Skip site navigation (1) Skip section navigation (2)

Re: Large (8M) cache vs. dual-core CPUs

From: mark(at)mark(dot)mielke(dot)cc
To: Ron Peacetree <rjpeace(at)earthlink(dot)net>
Cc: Scott Marlowe <smarlowe(at)g2switchworks(dot)com>,Bill Moran <wmoran(at)collaborativefusion(dot)com>,pgsql-performance(at)postgresql(dot)org
Subject: Re: Large (8M) cache vs. dual-core CPUs
Date: 2006-04-26 06:48:53
Message-ID: (view raw, whole thread or download thread mbox)
Lists: pgsql-performance
On Tue, Apr 25, 2006 at 11:07:17PM -0400, Ron Peacetree wrote:
> THROUGHPUT is better with DDR2 if and only if there is enough data
> to be fetched in a serial fashion from memory.
> LATENCY however is dependent on the base clock rate of the RAM
> involved.  So PC3200, 200MHz x2, is going to actually perform better
> than PC2-5400, 166MHz x4, for almost any memory access pattern
> except those that are highly sequential.

I had forgotten about this. Still, it's not quite as simple as you say.

DDR2 has increased latency, however, it has a greater upper limit,
and when run at the same clock speed (200 Mhz for 200 Mhz), it is
not going to perform worse. Add in double the pre-fetching capability,
and what you get is that most benchmarks show DDR2 5400 as being
slightly faster than DDR 3200.

AMD is switching to DDR2, and I believe that, even after making such a
big deal about latency, and why they wouldn't switch to DDR2, they are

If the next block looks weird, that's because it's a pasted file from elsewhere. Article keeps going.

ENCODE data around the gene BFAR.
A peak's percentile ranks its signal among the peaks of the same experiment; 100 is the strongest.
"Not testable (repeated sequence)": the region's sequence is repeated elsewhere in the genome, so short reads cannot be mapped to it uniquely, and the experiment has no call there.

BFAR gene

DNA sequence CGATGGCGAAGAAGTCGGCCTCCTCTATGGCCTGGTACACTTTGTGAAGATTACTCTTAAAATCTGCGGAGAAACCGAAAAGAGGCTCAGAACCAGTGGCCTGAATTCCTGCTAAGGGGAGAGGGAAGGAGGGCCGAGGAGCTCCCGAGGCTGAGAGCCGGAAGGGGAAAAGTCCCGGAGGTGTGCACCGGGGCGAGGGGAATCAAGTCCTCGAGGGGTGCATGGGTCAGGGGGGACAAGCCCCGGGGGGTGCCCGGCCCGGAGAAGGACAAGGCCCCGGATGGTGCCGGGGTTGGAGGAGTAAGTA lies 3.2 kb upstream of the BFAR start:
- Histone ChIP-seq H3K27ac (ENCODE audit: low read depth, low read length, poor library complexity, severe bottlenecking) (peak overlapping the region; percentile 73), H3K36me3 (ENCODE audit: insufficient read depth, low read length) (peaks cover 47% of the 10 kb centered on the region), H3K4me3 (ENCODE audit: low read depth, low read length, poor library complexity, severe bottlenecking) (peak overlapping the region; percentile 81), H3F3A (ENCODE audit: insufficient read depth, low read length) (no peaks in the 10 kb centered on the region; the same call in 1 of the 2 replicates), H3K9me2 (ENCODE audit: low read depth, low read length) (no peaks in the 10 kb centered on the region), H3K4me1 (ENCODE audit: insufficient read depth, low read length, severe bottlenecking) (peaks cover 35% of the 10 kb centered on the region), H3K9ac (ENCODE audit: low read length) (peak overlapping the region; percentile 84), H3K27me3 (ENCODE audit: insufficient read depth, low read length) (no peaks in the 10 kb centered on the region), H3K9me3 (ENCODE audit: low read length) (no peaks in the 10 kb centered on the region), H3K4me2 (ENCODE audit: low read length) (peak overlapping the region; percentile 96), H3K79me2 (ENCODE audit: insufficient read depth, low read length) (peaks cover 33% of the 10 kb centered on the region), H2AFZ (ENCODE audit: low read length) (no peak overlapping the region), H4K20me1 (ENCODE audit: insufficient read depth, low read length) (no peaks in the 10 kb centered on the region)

now saying that their on-chip memory controller will be able to access
DDR2 memory (when they support it soon) faster than Intel can, not
having an on-chip memory controller.

You said that DB accesses are random. I'm not so sure. In PostgreSQL,
are not the individual pages often scanned sequentially, especially
because all records are variable length? You don't think PostgreSQL
will regularly read 32 bytes (8 bytes x 4) at a time, in sequence?
Whether for table pages, or index pages - I'm not seeing why the
accesses wouldn't be sequential. You believe PostgreSQL will access
the table pages and index pages randomly on a per-byte basis? What
is the minimum PostgreSQL record size again? Isn't it 32 bytes or
over? :-)

I wish my systems were running the same OS, and I'd run a test for
you. Alas, I don't think comparing Windows to Linux would be valuable.

> A minor point to be noted in addition here is that most DB servers
> under load are limited by their physical IO subsystem, their HDs,
> and not the speed of their RAM.

It seems like a pretty major point to me. :-)

It's why Opteron with RAID kicks ass over HyperTransport.

> All of the above comments about the relative performance of
> different RAM types become insignificant when performance is gated
> by the HD subsystem.


Luckily - we don't all have Terrabyte databases... :-)


mark(at)mielke(dot)cc / markm(at)ncf(dot)ca / markm(at)nortel(dot)com     __________________________
.  .  _  ._  . .   .__    .  . ._. .__ .   . . .__  | Neighbourhood Coder
|\/| |_| |_| |/    |_     |\/|  |  |_  |   |/  |_   | 
|  | | | | \ | \   |__ .  |  | .|. |__ |__ | \ |__  | Ottawa, Ontario, Canada

  One ring to rule them all, one ring to find them, one ring to bring them all
                       and in the darkness bind them...


In response to


pgsql-performance by date

Next:From: Eric LamDate: 2006-04-26 07:44:41
Subject: Slow restoration question
Previous:From: David WheelerDate: 2006-04-26 03:18:05
Subject: Re: PL/pgSQL Loop Vs. Batch Update

Privacy Policy | About PostgreSQL
Copyright © 1996-2017 The PostgreSQL Global Development Group